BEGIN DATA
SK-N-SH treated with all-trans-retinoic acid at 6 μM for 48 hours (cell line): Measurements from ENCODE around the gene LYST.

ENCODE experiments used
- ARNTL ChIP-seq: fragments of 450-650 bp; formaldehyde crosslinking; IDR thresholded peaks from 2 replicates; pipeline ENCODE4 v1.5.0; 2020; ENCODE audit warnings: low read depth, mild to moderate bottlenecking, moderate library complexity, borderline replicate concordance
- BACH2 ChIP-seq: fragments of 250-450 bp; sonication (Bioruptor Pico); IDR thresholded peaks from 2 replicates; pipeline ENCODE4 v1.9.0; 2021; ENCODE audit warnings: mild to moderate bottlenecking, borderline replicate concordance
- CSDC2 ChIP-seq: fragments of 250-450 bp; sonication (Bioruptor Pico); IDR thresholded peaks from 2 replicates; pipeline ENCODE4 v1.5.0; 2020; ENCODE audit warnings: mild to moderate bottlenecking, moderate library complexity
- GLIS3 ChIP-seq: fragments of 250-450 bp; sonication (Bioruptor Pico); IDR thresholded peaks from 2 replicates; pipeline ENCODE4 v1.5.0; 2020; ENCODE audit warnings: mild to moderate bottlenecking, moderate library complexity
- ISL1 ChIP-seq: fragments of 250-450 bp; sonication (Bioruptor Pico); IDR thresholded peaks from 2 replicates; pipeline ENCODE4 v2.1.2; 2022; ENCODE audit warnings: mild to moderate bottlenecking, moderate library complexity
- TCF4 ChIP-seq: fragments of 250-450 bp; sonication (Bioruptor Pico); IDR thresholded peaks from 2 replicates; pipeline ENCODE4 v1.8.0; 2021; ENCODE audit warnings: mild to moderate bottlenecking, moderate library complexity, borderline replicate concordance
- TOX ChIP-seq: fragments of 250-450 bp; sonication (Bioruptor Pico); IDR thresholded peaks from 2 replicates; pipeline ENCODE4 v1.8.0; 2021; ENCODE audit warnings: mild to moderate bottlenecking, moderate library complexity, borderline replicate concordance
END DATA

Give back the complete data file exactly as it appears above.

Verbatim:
SK-N-SH treated with all-trans-retinoic acid at 6 μM for 48 hours (cell line): Measurements from ENCODE around the gene LYST.

ENCODE experiments used
- ARNTL ChIP-seq: fragments of 450-650 bp; formaldehyde crosslinking; IDR thresholded peaks from 2 replicates; pipeline ENCODE4 v1.5.0; 2020; ENCODE audit warnings: low read depth, mild to moderate bottlenecking, moderate library complexity, borderline replicate concordance
- BACH2 ChIP-seq: fragments of 250-450 bp; sonication (Bioruptor Pico); IDR thresholded peaks from 2 replicates; pipeline ENCODE4 v1.9.0; 2021; ENCODE audit warnings: mild to moderate bottlenecking, borderline replicate concordance
- CSDC2 ChIP-seq: fragments of 250-450 bp; sonication (Bioruptor Pico); IDR thresholded peaks from 2 replicates; pipeline ENCODE4 v1.5.0; 2020; ENCODE audit warnings: mild to moderate bottlenecking, moderate library complexity
- GLIS3 ChIP-seq: fragments of 250-450 bp; sonication (Bioruptor Pico); IDR thresholded peaks from 2 replicates; pipeline ENCODE4 v1.5.0; 2020; ENCODE audit warnings: mild to moderate bottlenecking, moderate library complexity
- ISL1 ChIP-seq: fragments of 250-450 bp; sonication (Bioruptor Pico); IDR thresholded peaks from 2 replicates; pipeline ENCODE4 v2.1.2; 2022; ENCODE audit warnings: mild to moderate bottlenecking, moderate library complexity
- TCF4 ChIP-seq: fragments of 250-450 bp; sonication (Bioruptor Pico); IDR thresholded peaks from 2 replicates; pipeline ENCODE4 v1.8.0; 2021; ENCODE audit warnings: mild to moderate bottlenecking, moderate library complexity, borderline replicate concordance
- TOX ChIP-seq: fragments of 250-450 bp; sonication (Bioruptor Pico); IDR thresholded peaks from 2 replicates; pipeline ENCODE4 v1.8.0; 2021; ENCODE audit warnings: mild to moderate bottlenecking, moderate library complexity, borderline replicate concordance